Of course, there are not as many things to stop and take pictures of on Brays Bayou — no dandelion fountains, no Jaume Plensas, no Lost Lakes, no pedestrian bridges — but this trail will be used differently. It provides easy connectivity for those who shop and live on opposite sides of I-45 between Griggs and South Wayside. And it’s a convenient corridor for students and other bike commuters trying to get from the East End to the Med Center, Rice, UH, or TSU.
CenterPoint utility ROW at Memorial Park. Photo: Amanda Li Chang.
Last Friday, City of Houston and CenterPoint Energy officials gathered in Memorial Park to announce two separate significant agreements: one to convert city streetlights to LED and one to allow the city to develop hike and bike trails on right-of-ways (ROWs) on CenterPoint land. [The Rice Design Alliance, which publishes this blog, awarded a $4,200 grant in 2013 to Rice School of Architecture professor Gordon Wittenberg to study these ROWs.] The ROW agreement will give the city access to 400 miles of utility corridors that could be considered for hike and bikes. This follows the Bayou Greenways 2020 program, currently under way, which will put hike and bike trails along every major bayou in the city.
However, as Mayor Parker noted, the bayous run mostly east to west. This agreement will allow for a more complete network by adding key connections along CenterPoint ROWs, many of which happen to run north to south. Others might provide critical links across other gaps. The agreement is made possible by legislation passed in Austin in 2013, after years of negotiation, which would limit CenterPoint’s liability for personal injuries on their land.
End of East End Line at Altic Street. Photo: Allyn West.
The East End Line is split in two. One section stretches along Harrisburg Boulevard from Downtown and stops at Altic Street; the other picks up at 66th Street and ends at the Magnolia Transit Center. Between them is a gap of six blocks — with two sets of freight railroad tracks cutting across the middle — that have frustrated residents and business owners since at least 2008 and have delayed the line’s completion.
Some have wanted Metro to build the line over the tracks, some under. Last week, board members voted to go over. The unanimous vote came after two hours of exhausting testimony from some of those East Enders and other disinterested (so they claimed) parties, along with four statements pleading for another month of debate from city council members Ed Gonzalez and Robert Gallegos, state representative Carol Alvarado, and Senator Sylvia Garcia — all of which Metro chairman Gilbert Garcia presided over as a kind of King Solomon with a stopwatch. During her three minutes, one Eastwood resident, a former Metro employee who’s in favor of the underpass, urged Garcia: “Do not desecrate our neighborhoods.” And then a business owner who runs a used car dealership on Harrisburg pleaded with him: “We want it to go over [just] to get it done with.” Another business owner added: “You’re killing us.”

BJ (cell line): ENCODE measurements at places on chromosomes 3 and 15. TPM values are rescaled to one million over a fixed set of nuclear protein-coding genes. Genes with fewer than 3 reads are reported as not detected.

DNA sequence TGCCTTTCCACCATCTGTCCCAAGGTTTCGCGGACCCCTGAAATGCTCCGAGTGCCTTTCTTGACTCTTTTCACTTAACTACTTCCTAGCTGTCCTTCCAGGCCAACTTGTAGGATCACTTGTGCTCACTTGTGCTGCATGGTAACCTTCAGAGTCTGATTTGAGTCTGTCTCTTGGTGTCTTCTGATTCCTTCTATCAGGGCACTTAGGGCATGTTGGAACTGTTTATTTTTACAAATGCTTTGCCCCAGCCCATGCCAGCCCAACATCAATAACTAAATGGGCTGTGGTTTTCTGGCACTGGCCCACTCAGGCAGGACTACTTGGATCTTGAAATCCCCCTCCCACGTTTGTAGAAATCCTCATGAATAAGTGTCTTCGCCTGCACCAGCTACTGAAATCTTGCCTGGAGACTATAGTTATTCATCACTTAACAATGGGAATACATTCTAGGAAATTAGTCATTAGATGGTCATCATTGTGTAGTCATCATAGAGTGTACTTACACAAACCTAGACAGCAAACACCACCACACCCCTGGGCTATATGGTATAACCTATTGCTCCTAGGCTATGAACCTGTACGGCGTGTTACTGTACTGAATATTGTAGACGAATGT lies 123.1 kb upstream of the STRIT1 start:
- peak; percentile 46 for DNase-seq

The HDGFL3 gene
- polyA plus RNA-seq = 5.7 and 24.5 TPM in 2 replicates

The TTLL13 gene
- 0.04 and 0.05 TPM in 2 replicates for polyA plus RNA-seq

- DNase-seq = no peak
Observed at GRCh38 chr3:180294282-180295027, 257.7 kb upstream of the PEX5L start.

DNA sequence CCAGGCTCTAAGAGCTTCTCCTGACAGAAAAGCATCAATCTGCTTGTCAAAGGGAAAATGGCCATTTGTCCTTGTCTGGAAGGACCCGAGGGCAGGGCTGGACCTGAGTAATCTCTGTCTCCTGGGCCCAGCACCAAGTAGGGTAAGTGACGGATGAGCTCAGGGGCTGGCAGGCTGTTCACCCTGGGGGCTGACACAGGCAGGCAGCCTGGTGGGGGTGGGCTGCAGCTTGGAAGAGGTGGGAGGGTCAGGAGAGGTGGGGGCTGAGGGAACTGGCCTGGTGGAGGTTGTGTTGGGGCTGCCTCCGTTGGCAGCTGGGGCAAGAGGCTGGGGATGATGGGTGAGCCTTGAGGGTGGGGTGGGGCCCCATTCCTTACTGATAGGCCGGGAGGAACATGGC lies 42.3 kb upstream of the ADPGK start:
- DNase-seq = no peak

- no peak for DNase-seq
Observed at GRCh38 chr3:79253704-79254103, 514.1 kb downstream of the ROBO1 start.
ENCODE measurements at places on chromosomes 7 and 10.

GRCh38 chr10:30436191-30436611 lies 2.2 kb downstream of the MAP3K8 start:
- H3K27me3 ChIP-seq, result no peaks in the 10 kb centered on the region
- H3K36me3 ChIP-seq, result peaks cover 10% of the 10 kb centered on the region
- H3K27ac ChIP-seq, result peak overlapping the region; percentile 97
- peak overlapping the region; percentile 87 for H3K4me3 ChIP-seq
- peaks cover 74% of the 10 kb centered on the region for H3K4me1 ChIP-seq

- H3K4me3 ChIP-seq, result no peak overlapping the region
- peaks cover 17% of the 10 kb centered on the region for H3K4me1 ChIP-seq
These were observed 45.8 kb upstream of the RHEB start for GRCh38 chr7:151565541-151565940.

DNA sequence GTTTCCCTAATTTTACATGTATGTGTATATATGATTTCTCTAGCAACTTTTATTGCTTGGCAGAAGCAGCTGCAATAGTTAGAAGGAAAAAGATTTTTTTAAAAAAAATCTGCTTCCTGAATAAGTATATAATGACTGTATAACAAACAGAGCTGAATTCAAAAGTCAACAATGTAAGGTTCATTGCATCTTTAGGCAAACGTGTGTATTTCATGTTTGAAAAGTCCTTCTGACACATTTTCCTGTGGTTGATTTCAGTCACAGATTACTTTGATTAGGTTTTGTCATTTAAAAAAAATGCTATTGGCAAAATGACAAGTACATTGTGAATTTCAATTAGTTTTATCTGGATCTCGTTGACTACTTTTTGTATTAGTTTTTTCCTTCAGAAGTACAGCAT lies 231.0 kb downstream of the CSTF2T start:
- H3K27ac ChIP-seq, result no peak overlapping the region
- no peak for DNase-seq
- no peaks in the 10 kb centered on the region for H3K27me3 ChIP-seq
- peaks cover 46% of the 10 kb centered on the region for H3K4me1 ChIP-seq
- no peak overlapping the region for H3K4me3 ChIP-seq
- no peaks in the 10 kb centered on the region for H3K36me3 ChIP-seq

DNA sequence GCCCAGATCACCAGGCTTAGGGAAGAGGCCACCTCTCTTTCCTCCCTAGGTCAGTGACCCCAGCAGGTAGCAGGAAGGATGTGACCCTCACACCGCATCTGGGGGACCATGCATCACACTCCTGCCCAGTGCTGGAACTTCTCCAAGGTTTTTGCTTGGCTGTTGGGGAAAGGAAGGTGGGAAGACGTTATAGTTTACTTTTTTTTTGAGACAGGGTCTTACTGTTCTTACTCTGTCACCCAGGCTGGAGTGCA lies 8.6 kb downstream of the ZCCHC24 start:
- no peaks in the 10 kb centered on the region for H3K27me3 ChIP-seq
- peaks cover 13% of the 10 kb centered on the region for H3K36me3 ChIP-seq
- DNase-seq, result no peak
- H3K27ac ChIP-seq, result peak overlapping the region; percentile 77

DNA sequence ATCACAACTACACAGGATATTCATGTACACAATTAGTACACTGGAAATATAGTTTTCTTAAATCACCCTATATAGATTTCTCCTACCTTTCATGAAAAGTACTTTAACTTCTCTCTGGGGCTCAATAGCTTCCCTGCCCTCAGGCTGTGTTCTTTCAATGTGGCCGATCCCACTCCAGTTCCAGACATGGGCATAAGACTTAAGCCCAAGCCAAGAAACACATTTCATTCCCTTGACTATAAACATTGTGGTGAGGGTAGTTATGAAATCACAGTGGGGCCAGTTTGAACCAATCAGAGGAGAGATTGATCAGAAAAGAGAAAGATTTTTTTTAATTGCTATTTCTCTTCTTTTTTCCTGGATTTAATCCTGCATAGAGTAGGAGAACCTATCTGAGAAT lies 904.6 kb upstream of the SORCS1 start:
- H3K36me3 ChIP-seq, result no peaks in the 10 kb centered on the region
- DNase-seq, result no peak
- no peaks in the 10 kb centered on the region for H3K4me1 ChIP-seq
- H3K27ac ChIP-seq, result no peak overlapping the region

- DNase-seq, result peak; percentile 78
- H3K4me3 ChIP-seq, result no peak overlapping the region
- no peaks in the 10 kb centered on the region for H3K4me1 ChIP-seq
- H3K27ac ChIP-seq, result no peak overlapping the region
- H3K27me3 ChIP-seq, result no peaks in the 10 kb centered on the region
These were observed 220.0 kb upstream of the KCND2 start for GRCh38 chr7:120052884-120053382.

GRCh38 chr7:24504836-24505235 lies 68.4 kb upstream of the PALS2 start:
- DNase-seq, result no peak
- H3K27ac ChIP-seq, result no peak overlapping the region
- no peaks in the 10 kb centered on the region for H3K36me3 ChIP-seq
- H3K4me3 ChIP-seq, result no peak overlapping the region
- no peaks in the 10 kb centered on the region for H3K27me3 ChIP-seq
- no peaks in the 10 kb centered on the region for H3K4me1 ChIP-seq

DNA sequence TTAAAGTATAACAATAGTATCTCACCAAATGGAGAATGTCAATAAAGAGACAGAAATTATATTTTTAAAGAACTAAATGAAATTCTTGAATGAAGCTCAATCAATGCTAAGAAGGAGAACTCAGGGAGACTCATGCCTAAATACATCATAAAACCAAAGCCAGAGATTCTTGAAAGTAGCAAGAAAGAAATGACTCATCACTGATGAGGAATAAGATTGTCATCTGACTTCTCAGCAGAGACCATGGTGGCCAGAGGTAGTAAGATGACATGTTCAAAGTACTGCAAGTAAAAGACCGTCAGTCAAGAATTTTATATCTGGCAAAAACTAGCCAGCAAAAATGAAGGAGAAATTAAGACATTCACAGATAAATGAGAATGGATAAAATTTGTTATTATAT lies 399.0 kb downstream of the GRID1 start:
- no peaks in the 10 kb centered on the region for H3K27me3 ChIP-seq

Photo from Hermannpark.org.
Houston B-cycle has rapidly emerged as a viable and successful bicycle sharing program, and is poised to grow. The system includes 29 stations now and is averaging 1,850 checkouts per week according to Will Rub, Director of Houston Bike Share / Houston B-cycle.
B-cycle has planned a temporary station, or Virtual Kiosk, at the east entrance of the Free Press Summer Fest crowd on May 31 and June 1, as well as one at Liberty Station on Washington Avenue for the June 1 Sunday Streets. The bicycle-sharing program is an ideal way of getting to these events, and avoiding parking hassles, if potential users understand how the system works. And that can be a challenge.
It’s not just San Francisco, Portland, Seattle, Milwaukee, Saint Louis, Chicago, Boston, Los Angeles, New York, and Providence anymore. Even Dallas is doing it. Dallas! Cities nationwide are demolishing, rerouting, moving underground, or capping urban highways — reversing the devastating effects of the golden age of the automobile.
The results have been outstanding: cleaner air, less noise, better traffic flow, more greenspace, increased walkability, greater property values, and significant economic development.
Photographs by Tom Colbert and Raj Mankad. Illustration by Sarah Welch.
In the process of developing Cite (93), a special issue on the environment, guest editor Tom Colbert and I drove all around the Houston region, from the bay to the piney woods, photographing landfills. We were inspired by Dr. Robert Bullard, a contributor to the issue. His 1979 study of solid-waste disposal in Houston revealed that five out of five city-owned landfills and six of the eight city-owned incinerators were sited in Black neighborhoods. That research helped spark an international environmental justice movement. In his article for Cite, Bullard describes the low-tech methodology behind the 1979 study: “If we noticed a hill in the usually flat landscape, we investigated it because a change in topography often indicated a dump.”
With that history in mind, Colbert and I wanted to create a comprehensive photographic guide to Houston’s “mountains,” but our region, it turns out, has far more manmade changes in topography than a team of two can document over a couple of weekends. In this post, I share a series of photos that show one of the most mind-boggling sites in the Houston area, the Alps of Pasadena.